In humans, if we say that reproduction starts at about 16 and reproduction numbers are likely far fewer that cows, for example. Also it takes much longer for the characteristics (if you believe in this type of thing) to become apparent, so it would potentially take much longer, for instance at what age do you decide who the fastest runner is, some sprinters peak in their mid 20s, whilst middle distance and long distance runners peak much later, the same could be said for intelligence (again is you believe in such things)
So again to start to get any really differences emerging, you would probably have to wait at least 25 years and to confirm even a sight modification would take 50 years, with no guarantee. (For example Kenny Dalglish’s son Paul played for Newcastle for a few years. He looked like Kenny, he spoke like Kenny, he ran like Kenny, he even had his tongue hanging out of his mouth when playing, just like Kenny, however unlike Kenny, he was rubbish at football)September 11, 2020 at 9:54 pm #206547L.B. NeillParticipant
I understand. My last post was emotive. It formed a binary division into pro/anti social criterion. Too simplified- and humans are too messy to be dropped into such criteria.
Dawkins is not anti-social…
You see any talk of Eugenics can prompt emotive reactions. Best to be more considered (note to self!) in responding. 19th Century Social Darwinism is best challenged in its small ‘d’ Darwinism- otherwise I would run the risk of sounding anti-science.
Science, and it ethical usage is a complexity- complicated more so by political narratives regulating it… what a mind-field!
🙂September 12, 2020 at 8:25 am #206555
If we want to go down that road a much quicker way would be gene therapy in which a person’s genes are altered to remove some manifest defect. I know this raises ethical problems too eg over what is a “defect”. But I don’t think that anybody would deny, would they, that the genetically-inherited condition Huntington’s Disease, with the horrible fate that awaits those who are going to get it, is something that should be eliminated?September 14, 2020 at 11:10 pm #206589September 15, 2020 at 9:13 am #206594LBirdParticipant
There is no separation of ‘is’ and ‘ought’.
That belief, in a separation, is a part of bourgeois ideology, to buttress bourgeois ‘science’.
This applies to all ‘science’, and obviously ‘eugenics’. There is no ‘good’ (‘objective’) or ‘bad’ (‘morally objectionable’) eugenics. We humans determine.
Any ‘is’ is premised upon an ‘ought’ – that’s what Marx’s method of ‘theory and practice’ is all about.
To argue for an ‘is’, is to argue that there is an ‘unchangeable’ – which is the polar opposite of Marx’s social productionism.
If we don’t create our ‘ises’, based upon our ‘oughts’, someone else will – an elite, who claim to be the ‘educators’.September 15, 2020 at 2:49 pm #206596Bijou DrainsParticipant
I wonder if it is genetically possible to alter certain species of Birds?
😉September 15, 2020 at 3:00 pm #206597
It ought to be.September 15, 2020 at 4:19 pm #206598Matthew CulbertKeymaster
Is this bird a genetically ‘elite’ species?
There will be no elites, classes, scientific, bureaucratic or otherwise in socialism, as any specialist delegates will be subject to instant recall.
How could it be otherwise in the classless society?
But we will need specialist interrogation of the pros and antis of any scientific studies. Adam’s point about,
If we want to go down that road a much quicker way would be gene therapy in which a person’s genes are altered to remove some manifest defect. I know this raises ethical problems too eg over what is a “defect”. But I don’t think that anybody would deny, would they, that the genetically-inherited condition Huntington’s Disease, with the horrible fate that awaits those who are going to get it, is something that should be eliminated? (My emphasis)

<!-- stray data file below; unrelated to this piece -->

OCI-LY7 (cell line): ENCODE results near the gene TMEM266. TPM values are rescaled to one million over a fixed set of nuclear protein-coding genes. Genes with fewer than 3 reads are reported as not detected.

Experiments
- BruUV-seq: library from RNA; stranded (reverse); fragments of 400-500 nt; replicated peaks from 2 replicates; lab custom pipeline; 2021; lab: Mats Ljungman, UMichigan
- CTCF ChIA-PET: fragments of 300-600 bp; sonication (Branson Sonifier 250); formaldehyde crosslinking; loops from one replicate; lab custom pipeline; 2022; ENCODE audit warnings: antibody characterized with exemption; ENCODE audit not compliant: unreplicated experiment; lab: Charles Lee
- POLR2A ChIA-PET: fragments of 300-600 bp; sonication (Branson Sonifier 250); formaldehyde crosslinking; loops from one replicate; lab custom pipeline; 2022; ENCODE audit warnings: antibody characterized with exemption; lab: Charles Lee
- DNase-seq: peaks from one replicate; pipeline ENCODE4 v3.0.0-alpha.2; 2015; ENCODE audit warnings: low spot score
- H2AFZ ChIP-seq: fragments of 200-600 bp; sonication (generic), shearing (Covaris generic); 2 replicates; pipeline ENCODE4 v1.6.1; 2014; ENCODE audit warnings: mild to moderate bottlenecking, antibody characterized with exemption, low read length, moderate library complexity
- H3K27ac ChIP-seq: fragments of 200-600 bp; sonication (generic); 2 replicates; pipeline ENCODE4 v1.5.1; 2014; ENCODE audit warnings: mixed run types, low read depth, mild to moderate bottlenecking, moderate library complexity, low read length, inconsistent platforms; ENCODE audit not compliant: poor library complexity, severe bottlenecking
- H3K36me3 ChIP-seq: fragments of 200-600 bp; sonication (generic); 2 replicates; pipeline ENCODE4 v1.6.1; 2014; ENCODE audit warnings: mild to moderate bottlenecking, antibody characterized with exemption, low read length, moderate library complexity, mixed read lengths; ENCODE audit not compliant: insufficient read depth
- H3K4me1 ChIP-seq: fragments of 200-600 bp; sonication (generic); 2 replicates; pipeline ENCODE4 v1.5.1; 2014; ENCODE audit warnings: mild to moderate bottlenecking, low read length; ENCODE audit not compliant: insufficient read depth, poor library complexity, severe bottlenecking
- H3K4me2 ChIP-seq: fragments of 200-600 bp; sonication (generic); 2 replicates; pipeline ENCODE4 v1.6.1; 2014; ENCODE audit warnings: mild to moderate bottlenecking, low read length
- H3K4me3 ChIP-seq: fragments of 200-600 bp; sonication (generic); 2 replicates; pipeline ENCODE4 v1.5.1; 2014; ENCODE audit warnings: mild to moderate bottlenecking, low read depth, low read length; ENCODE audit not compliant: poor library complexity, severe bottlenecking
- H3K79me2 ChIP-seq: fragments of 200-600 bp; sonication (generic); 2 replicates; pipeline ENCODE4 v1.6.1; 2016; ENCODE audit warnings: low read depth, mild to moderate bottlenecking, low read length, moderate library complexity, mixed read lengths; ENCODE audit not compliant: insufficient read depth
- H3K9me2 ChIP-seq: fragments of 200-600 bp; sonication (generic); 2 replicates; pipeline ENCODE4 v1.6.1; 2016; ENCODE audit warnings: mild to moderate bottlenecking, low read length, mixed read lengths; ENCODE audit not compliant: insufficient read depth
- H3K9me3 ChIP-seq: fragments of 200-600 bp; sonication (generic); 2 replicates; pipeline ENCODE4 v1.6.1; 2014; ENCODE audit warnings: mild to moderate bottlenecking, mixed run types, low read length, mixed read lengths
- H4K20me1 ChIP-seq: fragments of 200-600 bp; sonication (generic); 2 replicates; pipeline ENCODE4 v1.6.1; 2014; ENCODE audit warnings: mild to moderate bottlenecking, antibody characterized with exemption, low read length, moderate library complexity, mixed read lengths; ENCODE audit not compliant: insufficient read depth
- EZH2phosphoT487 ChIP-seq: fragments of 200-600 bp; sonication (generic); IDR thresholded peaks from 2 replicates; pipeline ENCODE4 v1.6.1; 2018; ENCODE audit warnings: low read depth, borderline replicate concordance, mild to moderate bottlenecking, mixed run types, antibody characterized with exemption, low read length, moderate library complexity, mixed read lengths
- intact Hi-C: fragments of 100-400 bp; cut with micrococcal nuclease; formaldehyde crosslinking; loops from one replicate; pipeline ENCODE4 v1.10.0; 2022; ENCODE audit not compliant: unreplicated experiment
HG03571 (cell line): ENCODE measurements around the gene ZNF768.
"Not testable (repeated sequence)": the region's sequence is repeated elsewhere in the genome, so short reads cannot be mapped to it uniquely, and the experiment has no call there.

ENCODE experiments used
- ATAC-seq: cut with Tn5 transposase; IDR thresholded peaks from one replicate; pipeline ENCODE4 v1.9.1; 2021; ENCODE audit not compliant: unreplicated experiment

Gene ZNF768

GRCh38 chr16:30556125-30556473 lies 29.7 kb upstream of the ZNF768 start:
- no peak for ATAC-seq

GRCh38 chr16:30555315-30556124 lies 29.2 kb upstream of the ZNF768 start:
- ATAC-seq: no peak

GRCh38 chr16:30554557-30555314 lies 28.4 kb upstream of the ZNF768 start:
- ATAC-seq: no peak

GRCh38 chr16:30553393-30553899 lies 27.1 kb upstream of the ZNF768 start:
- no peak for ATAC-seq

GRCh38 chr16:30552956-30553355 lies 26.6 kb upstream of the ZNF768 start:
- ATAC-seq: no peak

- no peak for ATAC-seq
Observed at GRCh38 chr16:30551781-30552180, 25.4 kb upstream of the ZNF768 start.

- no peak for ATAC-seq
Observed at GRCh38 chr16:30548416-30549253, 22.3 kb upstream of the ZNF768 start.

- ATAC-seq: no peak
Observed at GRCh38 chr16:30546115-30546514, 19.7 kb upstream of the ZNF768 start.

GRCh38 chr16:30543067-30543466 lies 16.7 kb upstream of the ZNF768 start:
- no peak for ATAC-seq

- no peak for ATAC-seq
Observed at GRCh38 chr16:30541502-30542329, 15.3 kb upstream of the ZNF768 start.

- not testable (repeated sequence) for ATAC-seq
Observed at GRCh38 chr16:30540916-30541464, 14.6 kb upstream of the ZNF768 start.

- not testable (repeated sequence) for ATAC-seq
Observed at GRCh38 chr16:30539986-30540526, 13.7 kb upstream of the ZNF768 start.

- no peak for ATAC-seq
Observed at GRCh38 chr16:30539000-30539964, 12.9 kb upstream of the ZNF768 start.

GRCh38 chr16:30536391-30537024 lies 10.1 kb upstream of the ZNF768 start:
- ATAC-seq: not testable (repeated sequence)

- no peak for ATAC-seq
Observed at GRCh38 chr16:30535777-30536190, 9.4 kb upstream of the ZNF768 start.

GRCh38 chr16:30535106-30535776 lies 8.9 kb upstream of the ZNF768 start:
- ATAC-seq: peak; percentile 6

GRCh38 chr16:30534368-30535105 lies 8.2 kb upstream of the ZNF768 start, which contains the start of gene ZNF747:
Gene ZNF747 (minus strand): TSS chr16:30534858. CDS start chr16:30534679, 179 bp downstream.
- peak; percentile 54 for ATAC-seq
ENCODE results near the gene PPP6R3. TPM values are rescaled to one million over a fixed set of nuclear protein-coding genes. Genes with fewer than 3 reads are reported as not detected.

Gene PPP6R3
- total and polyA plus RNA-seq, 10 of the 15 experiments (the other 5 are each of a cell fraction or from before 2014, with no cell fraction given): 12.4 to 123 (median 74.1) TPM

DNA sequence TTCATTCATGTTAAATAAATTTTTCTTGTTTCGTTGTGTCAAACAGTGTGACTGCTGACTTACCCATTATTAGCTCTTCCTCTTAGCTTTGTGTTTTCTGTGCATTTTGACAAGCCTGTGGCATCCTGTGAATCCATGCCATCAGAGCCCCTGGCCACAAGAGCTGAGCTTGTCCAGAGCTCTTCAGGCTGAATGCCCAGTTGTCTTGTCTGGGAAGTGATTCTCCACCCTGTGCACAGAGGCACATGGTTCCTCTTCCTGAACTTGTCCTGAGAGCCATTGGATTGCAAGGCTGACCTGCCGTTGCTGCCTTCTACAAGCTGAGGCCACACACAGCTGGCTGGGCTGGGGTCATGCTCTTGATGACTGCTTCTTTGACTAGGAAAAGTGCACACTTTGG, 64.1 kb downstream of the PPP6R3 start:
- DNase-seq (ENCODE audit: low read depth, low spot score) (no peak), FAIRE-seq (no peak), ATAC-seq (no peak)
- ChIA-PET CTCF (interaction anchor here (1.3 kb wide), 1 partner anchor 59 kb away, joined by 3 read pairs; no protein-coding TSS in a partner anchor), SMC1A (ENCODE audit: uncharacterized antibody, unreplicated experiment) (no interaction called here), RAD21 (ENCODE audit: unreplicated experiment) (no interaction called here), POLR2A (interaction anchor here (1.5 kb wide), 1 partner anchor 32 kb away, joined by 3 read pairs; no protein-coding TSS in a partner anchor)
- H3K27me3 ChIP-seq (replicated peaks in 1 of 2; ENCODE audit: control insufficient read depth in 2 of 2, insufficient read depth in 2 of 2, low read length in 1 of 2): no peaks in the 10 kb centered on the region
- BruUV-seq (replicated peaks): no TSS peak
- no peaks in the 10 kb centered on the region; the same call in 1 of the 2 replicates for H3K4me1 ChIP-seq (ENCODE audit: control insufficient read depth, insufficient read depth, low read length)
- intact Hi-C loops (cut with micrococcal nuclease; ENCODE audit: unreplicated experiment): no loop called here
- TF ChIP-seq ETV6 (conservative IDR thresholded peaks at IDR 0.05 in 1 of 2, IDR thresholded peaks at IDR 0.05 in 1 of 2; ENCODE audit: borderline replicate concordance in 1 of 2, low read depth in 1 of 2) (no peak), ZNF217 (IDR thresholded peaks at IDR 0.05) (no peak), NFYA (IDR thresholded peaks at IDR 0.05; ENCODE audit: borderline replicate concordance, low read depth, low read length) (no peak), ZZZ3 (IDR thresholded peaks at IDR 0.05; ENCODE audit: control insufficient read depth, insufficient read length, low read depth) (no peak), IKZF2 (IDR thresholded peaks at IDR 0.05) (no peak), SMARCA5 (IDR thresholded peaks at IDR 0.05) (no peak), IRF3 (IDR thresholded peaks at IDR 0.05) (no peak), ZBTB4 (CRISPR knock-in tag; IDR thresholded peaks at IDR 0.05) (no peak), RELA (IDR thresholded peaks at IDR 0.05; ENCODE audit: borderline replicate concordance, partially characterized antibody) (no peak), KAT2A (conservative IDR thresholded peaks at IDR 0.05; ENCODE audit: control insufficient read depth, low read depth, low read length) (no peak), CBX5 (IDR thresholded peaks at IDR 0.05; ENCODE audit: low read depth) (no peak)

As he says, it raises ‘ethical’ questions and these would be requiring society as a whole to make the decisions, as to whether such a thing should be implemented.
Birds are a different thing altogether, with their alarmist twittering hardwired, it is prudent to be heedful of them.September 15, 2020 at 5:29 pm #206599LBirdParticipant
Matthew Culbert wrote “As he says, it raises ‘ethical’ questions and these would be requiring society as a whole to make the decisions, as to whether such a thing should be implemented.”
Yes, as you argue, any ‘truth’ or ‘reality’ or ‘objectivity’ or ‘fact’ “raises ‘ethical’ questions and these would be requiring society as a whole to make the decisions, as to whether such a thing should be implemented”.
You seem to agree with Marx’s political analysis, Matthew, except for one slip of the typing finger, perhaps.
The ‘material’ can only be determined democratically. ‘Matter’ would be subject to a vote.
The 18th century ‘materialists’, like Lenin, are determined to divide society into two, an elite of ‘educators’ (who claim to already know the ‘material’, before it has been socially produced, and so can ‘educate’ the masses), and a mass of ‘educated’, who must obey the opinions of your ‘specialist interrogators’.
Only society as a whole employing democratic methods can determine ‘science’. Any ‘specialist interrogators’ will be elected, and if their opinions don’t fit with the opinions of the mass of society, they will be democratically replaced.
We cannot allow ‘specialist’ educators. Socialism is the self-education of the whole of society.September 16, 2020 at 8:34 pm #206616rodshawParticipant
“We cannot allow ‘specialist’ educators. Socialism is the self-education of the whole of society.”
Indeed, the more you know, the more sceptical you can be about other’s views or the information they give you. But we’re never all going to know the same things. We’re not telepathic. We can’t absorb information by osmosis. There would have to be ways for people with more knowledge in a certain field to be able to make it available to others. Of course, it would then be up to the others to decide whether they accepted it or not. But why wouldn’t they? And how would they know any different?